Daylight savings time can affect the body's internal clock
DANVILLE - Now that daylight savings time is over, many may struggle to fall back into normal sleep-and-wake routines. While some relish the extra hour of sleep, others find the time change can significantly alter their internal clocks.
Although daylight saving time was instituted in an effort to save energy by capitalizing on natural light, the change in times of light and darkness also affects our circadian rhythm, a person's 24-hour natural body cycle. The human body is highly dependent on its circadian rhythm, which plays a role in sleep patterns, moods and even a person's ability to cope with stress.
"The most common affects we see as a result of the time change are variations in sleeping patterns and energy levels," said Dr. Alexander Villareal, sleep medicine specialist at Geisinger Medical Center. "The end of daylight saving time may cause people to experience a decrease in energy levels, a disturbance of the ability to concentrate in the afternoon and an increase in daytime sleepiness."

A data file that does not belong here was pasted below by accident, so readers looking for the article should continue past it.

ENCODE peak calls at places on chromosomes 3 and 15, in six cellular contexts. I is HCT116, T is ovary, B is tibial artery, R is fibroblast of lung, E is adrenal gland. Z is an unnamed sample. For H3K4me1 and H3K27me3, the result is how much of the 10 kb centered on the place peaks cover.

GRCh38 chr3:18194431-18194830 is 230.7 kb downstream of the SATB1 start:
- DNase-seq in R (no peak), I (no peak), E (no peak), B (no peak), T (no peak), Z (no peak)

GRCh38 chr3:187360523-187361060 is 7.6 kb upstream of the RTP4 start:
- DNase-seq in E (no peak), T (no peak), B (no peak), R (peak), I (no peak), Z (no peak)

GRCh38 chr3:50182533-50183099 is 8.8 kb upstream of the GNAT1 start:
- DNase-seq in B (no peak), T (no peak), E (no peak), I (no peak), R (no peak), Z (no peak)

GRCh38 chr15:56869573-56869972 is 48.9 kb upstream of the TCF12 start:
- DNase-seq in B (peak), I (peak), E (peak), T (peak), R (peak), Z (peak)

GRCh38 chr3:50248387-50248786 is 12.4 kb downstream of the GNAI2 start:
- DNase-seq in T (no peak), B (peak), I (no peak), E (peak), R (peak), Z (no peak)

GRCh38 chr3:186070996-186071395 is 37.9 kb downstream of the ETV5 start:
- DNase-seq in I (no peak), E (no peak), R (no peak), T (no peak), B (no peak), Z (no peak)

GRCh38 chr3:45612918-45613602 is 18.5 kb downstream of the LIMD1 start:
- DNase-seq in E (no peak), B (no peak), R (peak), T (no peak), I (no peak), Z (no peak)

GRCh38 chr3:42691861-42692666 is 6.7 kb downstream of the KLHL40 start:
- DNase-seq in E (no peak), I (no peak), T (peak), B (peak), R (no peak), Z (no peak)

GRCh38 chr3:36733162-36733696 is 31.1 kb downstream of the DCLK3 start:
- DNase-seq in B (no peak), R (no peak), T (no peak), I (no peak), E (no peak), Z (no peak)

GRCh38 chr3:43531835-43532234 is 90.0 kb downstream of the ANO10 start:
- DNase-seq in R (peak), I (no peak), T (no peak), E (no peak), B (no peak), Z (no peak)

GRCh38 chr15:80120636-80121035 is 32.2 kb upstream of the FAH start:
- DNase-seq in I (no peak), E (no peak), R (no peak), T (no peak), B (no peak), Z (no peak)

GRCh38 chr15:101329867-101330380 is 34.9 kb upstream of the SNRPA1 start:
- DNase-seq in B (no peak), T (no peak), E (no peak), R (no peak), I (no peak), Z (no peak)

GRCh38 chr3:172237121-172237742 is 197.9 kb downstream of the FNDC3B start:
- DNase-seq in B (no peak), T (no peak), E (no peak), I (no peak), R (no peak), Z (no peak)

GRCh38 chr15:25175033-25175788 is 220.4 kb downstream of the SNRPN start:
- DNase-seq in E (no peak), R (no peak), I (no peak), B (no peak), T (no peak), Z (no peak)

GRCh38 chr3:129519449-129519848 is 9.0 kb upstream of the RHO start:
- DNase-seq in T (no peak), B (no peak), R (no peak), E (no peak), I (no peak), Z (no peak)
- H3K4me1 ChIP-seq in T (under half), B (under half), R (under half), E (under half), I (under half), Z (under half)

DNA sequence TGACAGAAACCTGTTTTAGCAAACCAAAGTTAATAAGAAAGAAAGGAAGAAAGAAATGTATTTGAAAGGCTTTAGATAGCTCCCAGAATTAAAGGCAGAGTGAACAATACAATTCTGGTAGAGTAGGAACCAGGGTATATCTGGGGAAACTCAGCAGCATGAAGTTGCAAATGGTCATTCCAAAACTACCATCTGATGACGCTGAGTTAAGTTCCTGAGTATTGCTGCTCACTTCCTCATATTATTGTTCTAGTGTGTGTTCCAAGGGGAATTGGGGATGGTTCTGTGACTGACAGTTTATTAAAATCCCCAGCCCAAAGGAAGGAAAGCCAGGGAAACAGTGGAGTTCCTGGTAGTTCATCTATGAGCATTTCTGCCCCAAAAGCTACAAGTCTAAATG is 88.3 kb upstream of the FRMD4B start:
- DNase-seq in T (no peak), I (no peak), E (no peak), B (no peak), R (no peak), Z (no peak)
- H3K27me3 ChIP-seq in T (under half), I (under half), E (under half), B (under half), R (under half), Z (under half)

Most individuals adapt more quickly to the end of daylight saving time than the onset in spring, taking only a day or two to adjust their sleep patterns, Villareal said. However, there are still some who struggle with the decreased amount of daylight.
Villareal offers tips to help those who struggle with issues related to time changes:
- Exercise regularly, including long walks during the day
- Stay socially active with friends in order to stave off depression that can be brought on by the loss of daylight.
- Try light therapy with a special, bright fluorescent light that mimics sunlight in the early morning.
"I would recommend focusing less on the extra hour of sleep gained as daylight saving time ends in November and instead to use it as a reminder to ensure sleep is top priority," said Villareal. "The less you deviate from normal sleeping habits, the better you will be able to manage these biannual disturbances to your schedule."